--
    Mats
    Compilers can produce warnings - make the compiler programmers happy: Use them!
    Please don't PM me for help - and no, I don't do help over instant messengers.

  5. #5
    Guest Sebastiani's Avatar
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    Well, according to the docs: "Note that the successful completion of a send does not indicate that the data was successfully delivered.". You might check errno, though, it might be set if an error occured...
    Code:
    #include <cmath>
    #include <complex>
    bool euler_flip(bool value)
    {
        return std::pow
        (
            std::complex<float>(std::exp(1.0)), 
            std::complex<float>(0, 1) 
            * std::complex<float>(std::atan(1.0)
            *(1 << (value + 2)))
        ).real() < 0;
    }

  6. #6
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    I'll have to talk to the guy writing the server side. At current, as I understand it. There's no response at all. But, because I do get a -1 result from this (and it's in a pattern), it seems to me that I should be able to get a pass/fail result somewhat reliably. Is there something in the UDP protocol that responds and that value is getting returned/registered on the second send?

    I'm somewhat a novice at UDP programming, so hopefully I'm not asking completely stupid questions. TCP, I understand pretty well. And, TCP would be simple to detect a failure.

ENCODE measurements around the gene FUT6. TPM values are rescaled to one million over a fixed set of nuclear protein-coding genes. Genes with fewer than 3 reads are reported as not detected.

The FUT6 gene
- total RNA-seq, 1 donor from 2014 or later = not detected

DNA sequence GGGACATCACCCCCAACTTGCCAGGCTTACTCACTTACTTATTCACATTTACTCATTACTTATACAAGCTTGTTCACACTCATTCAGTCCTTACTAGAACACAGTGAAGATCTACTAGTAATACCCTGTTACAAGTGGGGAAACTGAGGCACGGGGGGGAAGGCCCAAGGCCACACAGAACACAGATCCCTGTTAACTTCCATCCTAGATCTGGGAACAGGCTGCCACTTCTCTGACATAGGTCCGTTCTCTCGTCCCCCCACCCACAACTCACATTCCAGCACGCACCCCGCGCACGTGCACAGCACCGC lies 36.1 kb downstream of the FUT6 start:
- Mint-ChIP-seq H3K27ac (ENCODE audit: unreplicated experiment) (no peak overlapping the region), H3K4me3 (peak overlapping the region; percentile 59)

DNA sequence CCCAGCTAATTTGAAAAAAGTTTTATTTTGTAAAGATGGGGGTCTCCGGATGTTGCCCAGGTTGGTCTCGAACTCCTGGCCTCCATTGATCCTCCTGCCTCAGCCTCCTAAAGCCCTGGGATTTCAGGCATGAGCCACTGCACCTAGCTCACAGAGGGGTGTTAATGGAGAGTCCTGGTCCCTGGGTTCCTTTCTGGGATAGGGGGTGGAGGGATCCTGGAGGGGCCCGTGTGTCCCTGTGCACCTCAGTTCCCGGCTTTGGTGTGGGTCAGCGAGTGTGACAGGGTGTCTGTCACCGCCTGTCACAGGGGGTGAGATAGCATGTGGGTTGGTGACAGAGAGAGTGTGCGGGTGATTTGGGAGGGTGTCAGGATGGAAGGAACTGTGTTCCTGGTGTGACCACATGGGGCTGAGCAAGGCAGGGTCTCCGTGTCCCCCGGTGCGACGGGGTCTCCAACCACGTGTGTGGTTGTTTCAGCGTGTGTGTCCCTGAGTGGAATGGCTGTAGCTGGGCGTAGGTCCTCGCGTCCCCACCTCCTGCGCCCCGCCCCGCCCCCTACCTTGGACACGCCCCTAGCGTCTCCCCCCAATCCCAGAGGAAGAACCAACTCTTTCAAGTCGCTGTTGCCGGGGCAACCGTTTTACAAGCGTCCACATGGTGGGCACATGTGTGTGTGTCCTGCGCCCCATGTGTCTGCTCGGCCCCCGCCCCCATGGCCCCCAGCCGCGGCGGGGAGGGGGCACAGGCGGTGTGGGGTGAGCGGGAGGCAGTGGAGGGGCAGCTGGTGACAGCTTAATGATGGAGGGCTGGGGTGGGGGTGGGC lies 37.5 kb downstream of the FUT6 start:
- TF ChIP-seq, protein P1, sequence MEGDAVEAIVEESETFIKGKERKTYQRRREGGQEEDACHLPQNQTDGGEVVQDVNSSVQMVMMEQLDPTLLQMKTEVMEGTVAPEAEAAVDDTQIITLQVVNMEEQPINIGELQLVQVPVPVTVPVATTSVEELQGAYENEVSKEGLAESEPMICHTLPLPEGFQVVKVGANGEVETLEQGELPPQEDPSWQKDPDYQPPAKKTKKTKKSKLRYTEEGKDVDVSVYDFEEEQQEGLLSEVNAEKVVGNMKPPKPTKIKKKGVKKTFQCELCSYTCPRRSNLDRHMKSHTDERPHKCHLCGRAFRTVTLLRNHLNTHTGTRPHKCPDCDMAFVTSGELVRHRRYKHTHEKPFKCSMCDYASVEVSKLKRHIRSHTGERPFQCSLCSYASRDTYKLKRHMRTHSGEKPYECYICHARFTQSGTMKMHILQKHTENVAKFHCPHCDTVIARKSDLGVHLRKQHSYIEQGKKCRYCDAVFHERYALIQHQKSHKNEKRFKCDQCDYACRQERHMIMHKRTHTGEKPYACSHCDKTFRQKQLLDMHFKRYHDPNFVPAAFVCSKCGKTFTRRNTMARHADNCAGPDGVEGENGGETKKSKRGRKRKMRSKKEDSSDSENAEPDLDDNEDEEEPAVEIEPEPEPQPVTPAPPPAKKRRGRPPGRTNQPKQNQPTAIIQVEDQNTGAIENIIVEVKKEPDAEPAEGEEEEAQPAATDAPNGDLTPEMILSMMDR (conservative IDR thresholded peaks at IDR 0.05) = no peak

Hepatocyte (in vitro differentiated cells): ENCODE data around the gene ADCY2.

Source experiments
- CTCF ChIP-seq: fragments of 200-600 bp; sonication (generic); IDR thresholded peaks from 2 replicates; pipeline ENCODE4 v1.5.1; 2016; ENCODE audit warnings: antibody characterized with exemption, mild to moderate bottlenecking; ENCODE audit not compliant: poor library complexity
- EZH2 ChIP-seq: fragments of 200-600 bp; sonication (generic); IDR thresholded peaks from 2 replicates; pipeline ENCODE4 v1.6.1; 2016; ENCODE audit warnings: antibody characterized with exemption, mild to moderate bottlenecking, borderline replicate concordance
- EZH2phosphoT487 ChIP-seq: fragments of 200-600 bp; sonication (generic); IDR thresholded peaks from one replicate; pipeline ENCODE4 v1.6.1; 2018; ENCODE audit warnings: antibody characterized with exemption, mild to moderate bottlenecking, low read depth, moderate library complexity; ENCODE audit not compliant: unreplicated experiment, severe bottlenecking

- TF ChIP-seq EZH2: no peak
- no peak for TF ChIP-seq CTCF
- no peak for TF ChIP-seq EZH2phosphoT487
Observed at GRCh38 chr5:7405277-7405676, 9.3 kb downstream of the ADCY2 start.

7. #7
    Guest Sebastiani's Avatar
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    A couple more minor ideas. Specifiying SO_SNDTIMEO in your socket options (non-windows systems only) may work. Also, have you tried sendto? Sorry I'm not of much help - I'm flying blind here, never done any UDP myself...
    Code:
    #include <cmath>
    #include <complex>
    bool euler_flip(bool value)
    {
        return std::pow
        (
            std::complex<float>(std::exp(1.0)), 
            std::complex<float>(0, 1) 
            * std::complex<float>(std::atan(1.0)
            *(1 << (value + 2)))
        ).real() < 0;
    }

  8. #8
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    Quote Originally Posted by Sebastiani View Post
    Well, according to the docs: "Note that the successful completion of a send does not indicate that the data was successfully delivered.". You might check errno, though, it might be set if an error occured...
    I'll check that. Thanks

    And, yeah. Unfortunately, I started with using sendto.

  9. #9
    Captain Crash brewbuck's Avatar
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    With UDP you never know.

    The way other programs "deal with this" is to wait a while. Then they give up.
    Code:
    //try
    //{
    	if (a) do { f( b); } while(1);
    	else   do { f(!b); } while(1);
    //}

  10. #10
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    Well, errno does give me back a connection error consistently after the first failed send. This might be good enough for what I need. I'll have to run some tests to figure out if it's reliable. But, being UDP, it might not be.

  11. #11
    Kernel hacker
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    Quote Originally Posted by brewbuck View Post
    With UDP you never know.

    The way other programs "deal with this" is to wait a while. Then they give up.
    And I take it you mean "wait a while" means "wait for a response".

    --
    Mats
    Compilers can produce warnings - make the compiler programmers happy: Use them!
    Please don't PM me for help - and no, I don't do help over instant messengers.